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Death Certificates, 1897 – 1952

How do I search this collection?

You can search this collection by the deceased’s last name, first name, county, city, date of death, age, father’s first name, father’s last name, mother’s first name, and deceased mother’s last name.

Names

You can search for individuals in this collection in the deceased first name, deceased last name, father’s first name, father’s last name, mother’s first name, and mother’s last name fields.

If the name you are searching for has alternate spellings or if you are unsure of the correct spelling, use a question mark (?) at the exact spot where you are unsure of the spelling. The search results will include all results with all letters available for that single spot. For example, using “sm?the” would return results for both smithe and smythe.

If you want results for different variations of a name, use an asterisk (*) at the end of the term where spelling starts to vary. This type of search is called a truncation search. The results will include all results with the exact spelling up to the asterisk (*), and results with any additional letters after the exact spelling. For example, searching for “Smi*” will return results for Smith, Smithe, Smythe, and other words that begin with “Smi”.

County or City

You can search for records by county or city. Fill in the place name, such as “Barry” or “Detroit” in the appropriate field.

Death Range

You can search for a death record by date using the “Death Range” field. Whether searching for a year or a day, select the day before and after your timeframe. For example, if searching for 1904, select 12/31/1903 and 01/01/1905.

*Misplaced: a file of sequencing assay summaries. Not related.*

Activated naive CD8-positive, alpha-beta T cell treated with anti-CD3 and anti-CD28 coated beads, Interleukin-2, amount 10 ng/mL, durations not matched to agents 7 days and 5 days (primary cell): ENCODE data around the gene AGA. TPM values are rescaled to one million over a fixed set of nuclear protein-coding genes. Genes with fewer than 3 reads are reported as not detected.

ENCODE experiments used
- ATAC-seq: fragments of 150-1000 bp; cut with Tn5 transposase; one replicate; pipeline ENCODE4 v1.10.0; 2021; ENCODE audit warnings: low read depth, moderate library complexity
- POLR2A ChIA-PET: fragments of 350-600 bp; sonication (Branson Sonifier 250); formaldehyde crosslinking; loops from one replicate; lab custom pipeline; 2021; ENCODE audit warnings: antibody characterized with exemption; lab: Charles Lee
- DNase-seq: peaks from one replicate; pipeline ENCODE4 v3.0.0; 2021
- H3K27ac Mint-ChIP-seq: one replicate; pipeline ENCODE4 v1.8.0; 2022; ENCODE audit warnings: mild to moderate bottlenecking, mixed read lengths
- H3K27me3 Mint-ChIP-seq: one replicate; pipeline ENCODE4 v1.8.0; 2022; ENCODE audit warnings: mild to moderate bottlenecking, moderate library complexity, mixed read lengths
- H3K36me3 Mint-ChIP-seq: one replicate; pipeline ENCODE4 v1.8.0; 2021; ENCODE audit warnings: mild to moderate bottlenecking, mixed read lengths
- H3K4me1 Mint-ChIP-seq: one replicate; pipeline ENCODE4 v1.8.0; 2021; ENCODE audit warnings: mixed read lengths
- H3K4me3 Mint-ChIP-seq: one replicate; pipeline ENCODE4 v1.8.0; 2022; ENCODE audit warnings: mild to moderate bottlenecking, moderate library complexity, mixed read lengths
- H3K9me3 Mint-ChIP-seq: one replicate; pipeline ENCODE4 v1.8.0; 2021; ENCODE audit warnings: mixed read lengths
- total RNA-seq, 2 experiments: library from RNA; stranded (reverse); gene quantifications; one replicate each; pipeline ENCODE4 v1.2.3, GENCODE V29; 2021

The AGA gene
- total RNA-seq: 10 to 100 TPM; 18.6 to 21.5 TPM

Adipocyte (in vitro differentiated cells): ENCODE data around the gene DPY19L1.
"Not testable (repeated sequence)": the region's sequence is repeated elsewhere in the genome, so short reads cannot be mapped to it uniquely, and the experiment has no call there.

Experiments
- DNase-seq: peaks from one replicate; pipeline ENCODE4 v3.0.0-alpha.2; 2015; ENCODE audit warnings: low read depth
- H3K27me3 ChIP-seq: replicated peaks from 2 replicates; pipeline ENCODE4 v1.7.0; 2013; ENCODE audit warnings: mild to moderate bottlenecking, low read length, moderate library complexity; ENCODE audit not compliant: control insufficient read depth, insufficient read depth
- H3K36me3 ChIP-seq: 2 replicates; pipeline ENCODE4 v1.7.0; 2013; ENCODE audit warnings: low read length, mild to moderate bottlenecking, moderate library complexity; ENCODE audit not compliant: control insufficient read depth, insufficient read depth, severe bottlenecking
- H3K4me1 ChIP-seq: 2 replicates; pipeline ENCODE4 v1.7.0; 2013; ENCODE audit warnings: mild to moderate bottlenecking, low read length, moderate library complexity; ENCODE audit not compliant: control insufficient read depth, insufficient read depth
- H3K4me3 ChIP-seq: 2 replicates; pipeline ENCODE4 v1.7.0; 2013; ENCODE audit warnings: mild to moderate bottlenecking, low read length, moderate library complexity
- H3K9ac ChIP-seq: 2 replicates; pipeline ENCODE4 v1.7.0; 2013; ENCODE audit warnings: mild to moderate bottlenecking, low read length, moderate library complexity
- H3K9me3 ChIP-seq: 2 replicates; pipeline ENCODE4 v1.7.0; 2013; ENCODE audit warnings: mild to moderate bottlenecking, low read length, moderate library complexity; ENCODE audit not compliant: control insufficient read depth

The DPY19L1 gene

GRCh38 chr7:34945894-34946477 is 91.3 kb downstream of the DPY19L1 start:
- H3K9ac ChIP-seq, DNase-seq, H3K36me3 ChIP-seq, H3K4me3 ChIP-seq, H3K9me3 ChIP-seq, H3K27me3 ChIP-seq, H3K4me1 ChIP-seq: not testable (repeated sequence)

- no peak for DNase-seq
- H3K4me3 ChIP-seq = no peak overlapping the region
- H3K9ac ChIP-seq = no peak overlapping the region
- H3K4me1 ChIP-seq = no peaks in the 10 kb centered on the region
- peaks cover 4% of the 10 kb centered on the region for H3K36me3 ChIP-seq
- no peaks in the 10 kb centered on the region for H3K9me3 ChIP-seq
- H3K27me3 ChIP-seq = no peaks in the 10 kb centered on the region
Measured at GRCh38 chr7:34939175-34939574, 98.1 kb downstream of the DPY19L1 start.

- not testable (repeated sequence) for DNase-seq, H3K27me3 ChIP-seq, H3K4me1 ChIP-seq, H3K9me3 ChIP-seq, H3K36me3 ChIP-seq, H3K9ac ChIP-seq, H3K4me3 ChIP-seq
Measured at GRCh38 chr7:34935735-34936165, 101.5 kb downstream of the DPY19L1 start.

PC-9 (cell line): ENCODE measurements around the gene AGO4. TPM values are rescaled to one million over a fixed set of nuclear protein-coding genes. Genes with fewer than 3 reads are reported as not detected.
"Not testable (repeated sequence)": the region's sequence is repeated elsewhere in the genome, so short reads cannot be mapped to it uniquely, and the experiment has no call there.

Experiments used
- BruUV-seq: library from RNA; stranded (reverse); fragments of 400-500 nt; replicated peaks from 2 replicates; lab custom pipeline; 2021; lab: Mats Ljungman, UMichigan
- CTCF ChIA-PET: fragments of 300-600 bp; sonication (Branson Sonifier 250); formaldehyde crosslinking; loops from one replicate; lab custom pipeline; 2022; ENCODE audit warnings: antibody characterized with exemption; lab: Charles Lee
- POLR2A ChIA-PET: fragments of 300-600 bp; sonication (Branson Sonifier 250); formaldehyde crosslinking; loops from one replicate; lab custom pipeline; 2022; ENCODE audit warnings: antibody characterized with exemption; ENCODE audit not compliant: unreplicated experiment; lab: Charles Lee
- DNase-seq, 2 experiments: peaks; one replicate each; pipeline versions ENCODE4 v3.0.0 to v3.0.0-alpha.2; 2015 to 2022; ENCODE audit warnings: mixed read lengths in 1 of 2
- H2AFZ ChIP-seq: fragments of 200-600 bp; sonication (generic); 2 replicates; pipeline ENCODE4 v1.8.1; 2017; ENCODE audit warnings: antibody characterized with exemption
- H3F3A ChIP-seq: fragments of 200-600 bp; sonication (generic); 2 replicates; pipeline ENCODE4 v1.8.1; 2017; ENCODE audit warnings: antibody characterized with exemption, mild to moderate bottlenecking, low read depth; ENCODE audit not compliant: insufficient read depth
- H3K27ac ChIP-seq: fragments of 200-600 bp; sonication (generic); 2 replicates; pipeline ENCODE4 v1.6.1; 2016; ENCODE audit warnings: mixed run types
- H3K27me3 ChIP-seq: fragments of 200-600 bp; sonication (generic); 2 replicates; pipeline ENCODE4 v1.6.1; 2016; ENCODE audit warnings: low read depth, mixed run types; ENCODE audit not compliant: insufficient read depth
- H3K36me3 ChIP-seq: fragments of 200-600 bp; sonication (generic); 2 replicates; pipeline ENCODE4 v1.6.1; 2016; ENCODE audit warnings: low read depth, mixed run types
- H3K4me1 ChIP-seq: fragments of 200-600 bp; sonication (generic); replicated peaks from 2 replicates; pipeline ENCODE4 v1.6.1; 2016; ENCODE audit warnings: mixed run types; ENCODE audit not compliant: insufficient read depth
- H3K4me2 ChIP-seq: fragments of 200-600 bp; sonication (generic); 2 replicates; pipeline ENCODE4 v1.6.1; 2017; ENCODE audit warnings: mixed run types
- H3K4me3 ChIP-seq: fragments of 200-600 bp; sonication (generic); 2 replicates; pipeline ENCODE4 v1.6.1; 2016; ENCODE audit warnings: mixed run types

Age of Deceased

You can search by the age of the deceased. Only use whole numbers in this field.

What information can I find in this collection?

TThis collection consists of approximately 1.6 million death records created between 1921 and 1952. Records created between 1921 and 1948 include an image of the death certificate. Records from 1949-1952 are index-only. If you’re doing genealogy research, you might use these records to fill in gaps in your family history. You can find out where ancestors are buried, and even where some ancestors are born if they’re listed on a death certificate as someone’s parent. Effective in 1898, the following information was collected on death certificates:

  • Date of death
  • First and last name of deceased
  • Whether married, single, widowed, or divorced
  • Age in years, months and days
  • Place of death
  • Disease or apparent cause of death
  • Nativity of the deceased
  • Occupation, if over 10 years of age
  • If under that age, the names and residence of the parents, if known
  • Date of record
  • If married, age at first marriage
  • Parent of how many children
  • How many children are living
  • Birthplace (state or country if not born in Michigan)
  • Full names of both parents
  • Birthplaces of both parents
  • Proposed place and time of burial
  • Signature and address of reporter certifying above facts
  • Signature and address of undertaker

How do I browse this collection?

Browse the collection

This collection is organized first by year, then by county, then alphabetical ranges of surnames (i.e. A-M). If a search of this collection does not turn up results, we suggest you first consider the likely year of death. Then select the likely county within that year. Once you are in the county, select alphabetic range for the last name you are researching.

Alternatively, once you select a year or a county you can use the “Search within… Folder” button.

What is the story behind this collection?

Public Act 194 of 1867 required county clerks to file certain facts about all deaths recorded in their counties with the Secretary of State. (The information was later collected by the Department of Public Health and is now collected by the Department of Health and Human Services.)

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